This labyrinth is historically unknown as far as I know, thus a new type.

Also here I could continue. However, that would generate only gigantic and “unwieldy” labyrinths.

We rather go to type 8.

From 1 meander of the type 8 I will obtain a 7 circuit labyrinth with 2 turning points and the path sequence 0-7-2-5-4-3-6-1-8.

A 7 circuit meander labyrinth

I can call the labyrinth: 7 circuit classical labyrinth with a larger center or a 7 circuit Knidos labyrinth.
I could add: with 2 turning points and the path sequence 0-7-2-5-4-3-6-1-8.
This labyrinth is historically unknown as far as I know, thus a new type.

From 2 meanders of the type 8 I will obtain a 15 circuit labyrinth with 4 turning points and the path sequence 0-7-2-5-4-3-6-1-8-15-10-13-12-11-14-9-16.

A 15 circuit Knidos labyrinth

I can name the labyrinth: 15 circuit classical labyrinth with a larger center or 15 circuit Knidos labyrinth.
It corresponds to the 15 circuit classical labyrinth that can be generated from the enlarged seed pattern and forms the basis of some historical Troy Towns. However, there it has a smaller middle.
I could add: with 4 turning points and the path sequence 0-7-2-5-4-3-6-1-8-15-10-13-12-11-14-9-16.
In the catalogue of Andreas Frei this type is called “Tibble“.

From 3 meanders of the type 8 we will obtain 23 circuits in accord with the formula: (3 multiplied by 8) minus 1 = 23 circuits with 6 turning points. This we save.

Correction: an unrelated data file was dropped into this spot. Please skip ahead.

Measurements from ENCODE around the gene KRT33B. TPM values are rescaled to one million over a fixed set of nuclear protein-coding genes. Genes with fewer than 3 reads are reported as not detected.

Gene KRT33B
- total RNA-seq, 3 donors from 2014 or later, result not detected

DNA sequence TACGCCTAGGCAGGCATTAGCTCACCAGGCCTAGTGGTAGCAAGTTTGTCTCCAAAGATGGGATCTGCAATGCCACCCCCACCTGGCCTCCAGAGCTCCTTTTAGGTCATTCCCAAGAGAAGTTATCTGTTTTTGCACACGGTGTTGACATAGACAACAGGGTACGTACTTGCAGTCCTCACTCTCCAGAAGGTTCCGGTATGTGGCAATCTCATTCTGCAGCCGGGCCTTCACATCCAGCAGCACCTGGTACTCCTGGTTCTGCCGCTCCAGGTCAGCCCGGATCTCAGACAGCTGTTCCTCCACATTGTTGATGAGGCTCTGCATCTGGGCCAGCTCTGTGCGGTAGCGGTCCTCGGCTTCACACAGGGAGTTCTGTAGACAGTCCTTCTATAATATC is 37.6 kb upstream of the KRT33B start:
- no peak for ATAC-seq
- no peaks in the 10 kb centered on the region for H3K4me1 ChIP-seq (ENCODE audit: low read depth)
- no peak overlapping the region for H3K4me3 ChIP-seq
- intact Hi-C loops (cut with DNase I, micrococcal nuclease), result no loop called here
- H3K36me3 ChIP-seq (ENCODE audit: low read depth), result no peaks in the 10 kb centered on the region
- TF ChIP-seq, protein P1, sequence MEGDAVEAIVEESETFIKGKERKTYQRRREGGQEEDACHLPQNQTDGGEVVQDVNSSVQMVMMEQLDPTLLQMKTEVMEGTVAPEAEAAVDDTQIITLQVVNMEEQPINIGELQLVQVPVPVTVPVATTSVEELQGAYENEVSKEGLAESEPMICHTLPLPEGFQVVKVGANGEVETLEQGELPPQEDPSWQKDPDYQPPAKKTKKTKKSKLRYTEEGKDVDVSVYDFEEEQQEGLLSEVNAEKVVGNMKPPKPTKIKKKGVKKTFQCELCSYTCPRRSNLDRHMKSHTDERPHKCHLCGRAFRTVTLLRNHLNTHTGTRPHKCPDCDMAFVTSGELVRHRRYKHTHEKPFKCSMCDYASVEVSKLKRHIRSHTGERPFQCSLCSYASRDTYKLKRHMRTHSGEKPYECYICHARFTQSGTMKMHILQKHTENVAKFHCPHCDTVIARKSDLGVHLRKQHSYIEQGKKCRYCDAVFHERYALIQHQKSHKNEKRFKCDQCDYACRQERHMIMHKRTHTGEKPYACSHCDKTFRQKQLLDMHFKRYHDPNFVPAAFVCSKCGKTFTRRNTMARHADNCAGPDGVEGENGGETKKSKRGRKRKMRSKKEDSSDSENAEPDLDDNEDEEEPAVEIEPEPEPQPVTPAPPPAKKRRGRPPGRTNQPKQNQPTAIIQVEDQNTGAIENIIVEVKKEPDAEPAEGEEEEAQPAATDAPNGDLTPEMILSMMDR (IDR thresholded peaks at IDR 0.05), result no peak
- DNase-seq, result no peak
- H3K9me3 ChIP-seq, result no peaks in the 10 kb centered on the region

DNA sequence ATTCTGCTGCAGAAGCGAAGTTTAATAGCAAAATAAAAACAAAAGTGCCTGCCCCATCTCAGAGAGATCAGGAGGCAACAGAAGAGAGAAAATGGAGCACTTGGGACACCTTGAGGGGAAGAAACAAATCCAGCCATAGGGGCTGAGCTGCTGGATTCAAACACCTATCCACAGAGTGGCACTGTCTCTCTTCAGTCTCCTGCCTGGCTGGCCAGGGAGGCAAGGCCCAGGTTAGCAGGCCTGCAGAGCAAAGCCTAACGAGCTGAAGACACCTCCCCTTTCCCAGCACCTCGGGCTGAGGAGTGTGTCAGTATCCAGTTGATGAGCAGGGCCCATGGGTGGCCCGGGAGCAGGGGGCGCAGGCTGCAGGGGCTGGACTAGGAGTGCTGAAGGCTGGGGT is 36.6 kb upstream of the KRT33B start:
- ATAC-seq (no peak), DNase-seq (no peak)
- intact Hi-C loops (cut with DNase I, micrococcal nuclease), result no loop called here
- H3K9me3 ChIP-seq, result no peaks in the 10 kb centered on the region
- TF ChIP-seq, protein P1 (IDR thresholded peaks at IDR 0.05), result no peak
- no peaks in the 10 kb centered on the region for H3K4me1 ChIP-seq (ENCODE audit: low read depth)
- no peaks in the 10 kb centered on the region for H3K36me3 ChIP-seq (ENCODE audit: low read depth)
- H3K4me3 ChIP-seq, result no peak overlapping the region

We will get with this method which I would like to call meander technique, known as well as up to now unknown labyrinth types.

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## 7 thoughts on “How to Draw / Build a Labyrinth with Meander Technique, Part 1”

1. Pingback: Type or Style / 8 | blogmymaze

2. Thank you, Andreas
I had prepared part 2 with the combinations you proposed.
And I found the Löwenstein variations on your website and mentioned it before your comment.
But thank you for being so exact.

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3. It is also possible to combine different types of meanders, e.g. type 4 with type 6 (labyrinth Löwenstein 9a, 9b). Or you may combine meanders with serpentines (Löwenstein 5a, 5b; Cakra-vyuh). It is furthermore possible to combine the meanders not by using a circuit between them but to directly connect them along the axis (St. Gallen, Gossembrot 53).